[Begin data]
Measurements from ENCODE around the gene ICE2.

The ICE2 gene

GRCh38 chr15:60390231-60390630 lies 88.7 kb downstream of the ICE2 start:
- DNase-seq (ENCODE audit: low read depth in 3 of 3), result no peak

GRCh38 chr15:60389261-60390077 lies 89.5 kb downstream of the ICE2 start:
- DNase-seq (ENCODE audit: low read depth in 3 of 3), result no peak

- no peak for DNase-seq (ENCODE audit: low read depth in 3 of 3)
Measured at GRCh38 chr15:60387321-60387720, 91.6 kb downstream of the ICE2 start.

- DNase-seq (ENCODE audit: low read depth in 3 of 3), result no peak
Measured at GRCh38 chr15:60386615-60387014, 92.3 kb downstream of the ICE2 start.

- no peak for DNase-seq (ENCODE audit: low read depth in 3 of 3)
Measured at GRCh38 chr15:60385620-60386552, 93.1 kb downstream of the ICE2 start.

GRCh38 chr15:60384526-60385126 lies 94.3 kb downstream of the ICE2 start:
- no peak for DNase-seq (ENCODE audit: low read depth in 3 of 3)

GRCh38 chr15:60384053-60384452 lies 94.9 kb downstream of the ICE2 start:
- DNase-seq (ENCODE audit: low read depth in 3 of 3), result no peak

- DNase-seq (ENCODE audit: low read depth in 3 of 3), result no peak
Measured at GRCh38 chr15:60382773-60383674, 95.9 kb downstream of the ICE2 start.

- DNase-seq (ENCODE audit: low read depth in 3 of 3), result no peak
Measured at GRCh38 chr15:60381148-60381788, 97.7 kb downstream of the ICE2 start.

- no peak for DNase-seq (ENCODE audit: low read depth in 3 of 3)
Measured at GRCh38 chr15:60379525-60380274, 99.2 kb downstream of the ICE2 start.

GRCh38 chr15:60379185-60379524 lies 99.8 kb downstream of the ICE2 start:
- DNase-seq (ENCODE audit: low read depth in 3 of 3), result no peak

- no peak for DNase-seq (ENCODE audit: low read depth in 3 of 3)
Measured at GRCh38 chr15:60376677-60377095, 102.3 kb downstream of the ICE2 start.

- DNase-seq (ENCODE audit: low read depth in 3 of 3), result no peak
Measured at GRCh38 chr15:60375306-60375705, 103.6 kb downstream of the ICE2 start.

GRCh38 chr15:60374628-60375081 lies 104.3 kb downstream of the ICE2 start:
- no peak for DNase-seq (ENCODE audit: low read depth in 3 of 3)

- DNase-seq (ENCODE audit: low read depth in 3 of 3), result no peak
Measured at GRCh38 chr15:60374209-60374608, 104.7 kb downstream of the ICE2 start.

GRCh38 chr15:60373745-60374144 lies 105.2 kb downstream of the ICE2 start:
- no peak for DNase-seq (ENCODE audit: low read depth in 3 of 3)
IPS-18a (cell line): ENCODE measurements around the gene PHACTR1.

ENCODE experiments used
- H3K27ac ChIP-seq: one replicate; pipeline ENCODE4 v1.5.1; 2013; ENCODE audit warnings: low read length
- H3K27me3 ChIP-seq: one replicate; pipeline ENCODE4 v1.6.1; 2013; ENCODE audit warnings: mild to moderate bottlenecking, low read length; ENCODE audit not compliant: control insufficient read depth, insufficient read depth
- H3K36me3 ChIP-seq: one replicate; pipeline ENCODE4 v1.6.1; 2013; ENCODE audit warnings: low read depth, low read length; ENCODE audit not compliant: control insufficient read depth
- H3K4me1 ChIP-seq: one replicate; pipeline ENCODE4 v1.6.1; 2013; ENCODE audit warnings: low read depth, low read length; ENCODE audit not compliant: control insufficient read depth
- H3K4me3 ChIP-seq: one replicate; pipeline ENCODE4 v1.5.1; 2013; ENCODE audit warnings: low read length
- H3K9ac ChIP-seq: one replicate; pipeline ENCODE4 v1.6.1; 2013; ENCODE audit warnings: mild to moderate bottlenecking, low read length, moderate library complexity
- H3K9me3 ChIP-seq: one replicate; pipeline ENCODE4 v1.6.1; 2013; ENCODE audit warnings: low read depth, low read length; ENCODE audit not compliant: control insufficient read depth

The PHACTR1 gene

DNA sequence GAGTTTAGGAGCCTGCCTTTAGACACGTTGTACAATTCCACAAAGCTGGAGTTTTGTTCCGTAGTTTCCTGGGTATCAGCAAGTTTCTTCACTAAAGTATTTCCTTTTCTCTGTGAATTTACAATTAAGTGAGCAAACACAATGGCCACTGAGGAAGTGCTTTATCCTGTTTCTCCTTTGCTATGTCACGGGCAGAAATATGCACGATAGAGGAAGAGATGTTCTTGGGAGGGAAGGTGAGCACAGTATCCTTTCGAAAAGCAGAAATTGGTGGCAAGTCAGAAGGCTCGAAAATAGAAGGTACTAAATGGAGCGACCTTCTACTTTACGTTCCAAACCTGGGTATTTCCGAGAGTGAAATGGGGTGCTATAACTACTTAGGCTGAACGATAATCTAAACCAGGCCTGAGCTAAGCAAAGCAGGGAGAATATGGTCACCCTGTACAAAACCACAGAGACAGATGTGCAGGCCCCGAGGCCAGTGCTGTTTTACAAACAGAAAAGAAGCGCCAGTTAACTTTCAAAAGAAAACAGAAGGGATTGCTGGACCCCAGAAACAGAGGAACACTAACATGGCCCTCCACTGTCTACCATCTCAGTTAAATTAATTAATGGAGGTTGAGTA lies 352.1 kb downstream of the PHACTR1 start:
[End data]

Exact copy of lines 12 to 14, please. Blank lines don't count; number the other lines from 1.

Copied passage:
Measured at GRCh38 chr15:60385620-60386552, 93.1 kb downstream of the ICE2 start.

GRCh38 chr15:60384526-60385126 lies 94.3 kb downstream of the ICE2 start:
- no peak for DNase-seq (ENCODE audit: low read depth in 3 of 3)